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Dental problems are often blamed for poor condition and weight loss in horses. They are widely thought to interfere with chewing and grinding of food, which is swallowed before being chewed adequately. This may limit the nutrients that can be released from the food. Routine floating of teeth is said to allow the horse to chew properly and so maintain or improve condition.

But does it really help? Recent research questions the value of routine dental treatment in healthy horses. The study, carried out at the Western College of Veterinary Medicine, University of Saskatchewan assessed the effect of floating (rasping) on weight gain and body condition, in horses fed various diets. It also looked at whether floating the teeth improved the digestibility of the food.
Floating: no effect on weight gain
Fifty-six pregnant mares that had not had dental treatment previously were used for the study. They were divided into four groups and each group was fed a different diet. One group was fed hay only. The others received oats, soy pellets or canola meal pellets in addition to the hay.

Lead researcher Dr James Carmalt carried out a full dental examination on each horse. He recorded all dental defects that were present. The most common abnormality was sharp enamel points at the edge of the cheek teeth, present in about 80% of horses. Three quarters of the horses that had sharp points also had soft tissue ulcers on the cheeks or tongue. About 70% of the horses had stepped teeth - (teeth that stand higher than their neighbors)- always on the lower jaw.

Once the initial examination was complete, half of the horses in each feed group were chosen at random to be treated. Treatment included removing sharp enamel points, restoring the rostro-caudal (front to back) movement of the jaw, grinding down step teeth, correcting wave mouth, and removing hooks. To ensure consistency, Dr Carmalt performed all the treatments himself. He was not told which feed each horse was receiving to avoid bias.

The research team monitored body weight and condition score. They also assessed the digestibility of the food and measured the average size of particles in the feces to assess how efficiently the horses were chewing their food.

They found that routine dental care did not produce weight gain or improve body condition. It was interesting that "quidding", dropping half-chewed food from the mouth, was not more common in horses with dental defects and did not decline after treatment.

The presence of any particular abnormality - such as ulcers or sharp enamel points, did not appear to affect the digestibility of the food. Similarly, routine dental care did not significantly improve digestibility.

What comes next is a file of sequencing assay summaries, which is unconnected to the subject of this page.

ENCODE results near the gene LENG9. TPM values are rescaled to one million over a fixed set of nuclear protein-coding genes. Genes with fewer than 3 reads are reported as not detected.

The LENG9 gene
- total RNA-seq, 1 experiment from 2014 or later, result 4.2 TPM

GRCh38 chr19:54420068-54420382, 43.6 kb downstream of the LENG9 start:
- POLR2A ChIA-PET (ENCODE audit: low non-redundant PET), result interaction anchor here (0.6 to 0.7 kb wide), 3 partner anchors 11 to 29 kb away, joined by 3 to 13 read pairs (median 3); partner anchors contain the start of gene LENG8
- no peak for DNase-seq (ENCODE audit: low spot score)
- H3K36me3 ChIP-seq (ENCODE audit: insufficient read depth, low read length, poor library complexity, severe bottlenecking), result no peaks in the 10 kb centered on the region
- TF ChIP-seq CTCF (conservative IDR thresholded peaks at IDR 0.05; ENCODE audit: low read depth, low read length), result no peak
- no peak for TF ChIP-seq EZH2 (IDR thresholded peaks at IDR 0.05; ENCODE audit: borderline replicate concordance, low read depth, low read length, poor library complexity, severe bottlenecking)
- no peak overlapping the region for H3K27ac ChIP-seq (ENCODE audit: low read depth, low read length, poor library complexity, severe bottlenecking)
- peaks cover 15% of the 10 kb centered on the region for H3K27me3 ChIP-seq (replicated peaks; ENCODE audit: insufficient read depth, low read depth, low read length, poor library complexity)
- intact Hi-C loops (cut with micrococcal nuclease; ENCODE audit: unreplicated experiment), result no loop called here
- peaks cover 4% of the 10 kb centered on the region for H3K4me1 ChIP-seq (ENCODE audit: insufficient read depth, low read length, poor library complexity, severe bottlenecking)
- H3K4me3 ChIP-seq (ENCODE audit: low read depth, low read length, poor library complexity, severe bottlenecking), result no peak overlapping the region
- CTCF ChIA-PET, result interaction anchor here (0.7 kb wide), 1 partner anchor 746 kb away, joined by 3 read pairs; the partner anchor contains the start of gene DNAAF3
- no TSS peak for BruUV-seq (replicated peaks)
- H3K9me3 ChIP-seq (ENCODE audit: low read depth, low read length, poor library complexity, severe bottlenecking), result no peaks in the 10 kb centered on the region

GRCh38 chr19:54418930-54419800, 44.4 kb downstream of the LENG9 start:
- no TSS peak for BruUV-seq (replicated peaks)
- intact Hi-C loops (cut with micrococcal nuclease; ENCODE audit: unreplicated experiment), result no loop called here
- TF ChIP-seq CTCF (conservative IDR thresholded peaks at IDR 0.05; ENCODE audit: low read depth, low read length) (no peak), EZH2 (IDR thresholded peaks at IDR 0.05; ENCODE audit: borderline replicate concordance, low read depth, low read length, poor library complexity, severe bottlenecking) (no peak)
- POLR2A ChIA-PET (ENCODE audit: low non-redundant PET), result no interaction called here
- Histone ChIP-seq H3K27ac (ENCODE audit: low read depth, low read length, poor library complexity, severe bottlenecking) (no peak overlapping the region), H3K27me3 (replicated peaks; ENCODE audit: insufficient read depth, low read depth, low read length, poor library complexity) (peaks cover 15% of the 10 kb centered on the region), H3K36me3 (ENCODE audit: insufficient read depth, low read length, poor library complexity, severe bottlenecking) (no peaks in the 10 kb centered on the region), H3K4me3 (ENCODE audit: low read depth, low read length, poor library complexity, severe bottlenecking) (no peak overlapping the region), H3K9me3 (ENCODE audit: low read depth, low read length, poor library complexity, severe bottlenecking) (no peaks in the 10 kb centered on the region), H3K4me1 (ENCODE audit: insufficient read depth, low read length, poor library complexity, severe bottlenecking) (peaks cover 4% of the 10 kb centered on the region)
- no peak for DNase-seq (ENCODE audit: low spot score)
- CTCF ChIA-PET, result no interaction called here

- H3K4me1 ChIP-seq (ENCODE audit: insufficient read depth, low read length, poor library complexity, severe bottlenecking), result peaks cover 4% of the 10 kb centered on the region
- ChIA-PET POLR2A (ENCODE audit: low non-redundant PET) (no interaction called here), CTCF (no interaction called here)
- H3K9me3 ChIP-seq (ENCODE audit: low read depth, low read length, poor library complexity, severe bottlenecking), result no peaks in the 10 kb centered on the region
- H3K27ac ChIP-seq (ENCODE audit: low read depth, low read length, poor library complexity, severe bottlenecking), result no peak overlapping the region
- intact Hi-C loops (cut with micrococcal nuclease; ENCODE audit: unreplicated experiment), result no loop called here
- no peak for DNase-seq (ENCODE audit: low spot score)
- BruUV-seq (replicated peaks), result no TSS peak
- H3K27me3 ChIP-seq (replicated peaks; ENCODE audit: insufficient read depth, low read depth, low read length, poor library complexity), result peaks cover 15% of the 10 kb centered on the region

However, diet had a significant effect on weight gain. Horses that received oats or pellets in addition to the hay put on significantly more weight than did the horses on a hay-only diet.

Similarly, the only difference they noticed in size of particles in the feces was in relation to diet. The average fecal particle size was significantly larger in in horses fed hay only or hay and oats, compared with the hay and pelleted diet. (Fecal particle size in this study was smaller than in previous studies, possibly due to the mixing technique that was used. However, there were significant differences between the different feed groups, so the researchers felt that their results were valid.)

They did notice a significant increase in water intake in treated horses following routine dental care. There was no obvious explanation for this, as floating did not affect any other variable examined in the study.

Dr Carmalt concludes that routine dental treatment has no significant effect on weight gain or improvement in body condition in normal horses. Neither does it improve the horse's ability to chew and digest its food. On the other hand there was a significant association between the type of food and weight gain. In other words, any increase in weight is due to dietary change rather than the act of floating.

Dr Carmalt points out that this study looked at the healthy pregnant mares. It did not examine the effect of floating on longer-term dental health, nor did it assess whether treating severe abnormalities such as fractured teeth would have an effect. These horses were not being ridden and so the effect of the dental procedures on the response to a bit was not examined.
Written by Mark Andrews.
For more details see: Effect of dental floating on weight gain, body condition score, feed digestibility and fecal particle size in pregnant mares. James L Carmalt, Hugh GG Townsend, Eugene D Janzen, Nadia F Cymbaluk. JAVMA (2004) 225, 1889 - 1893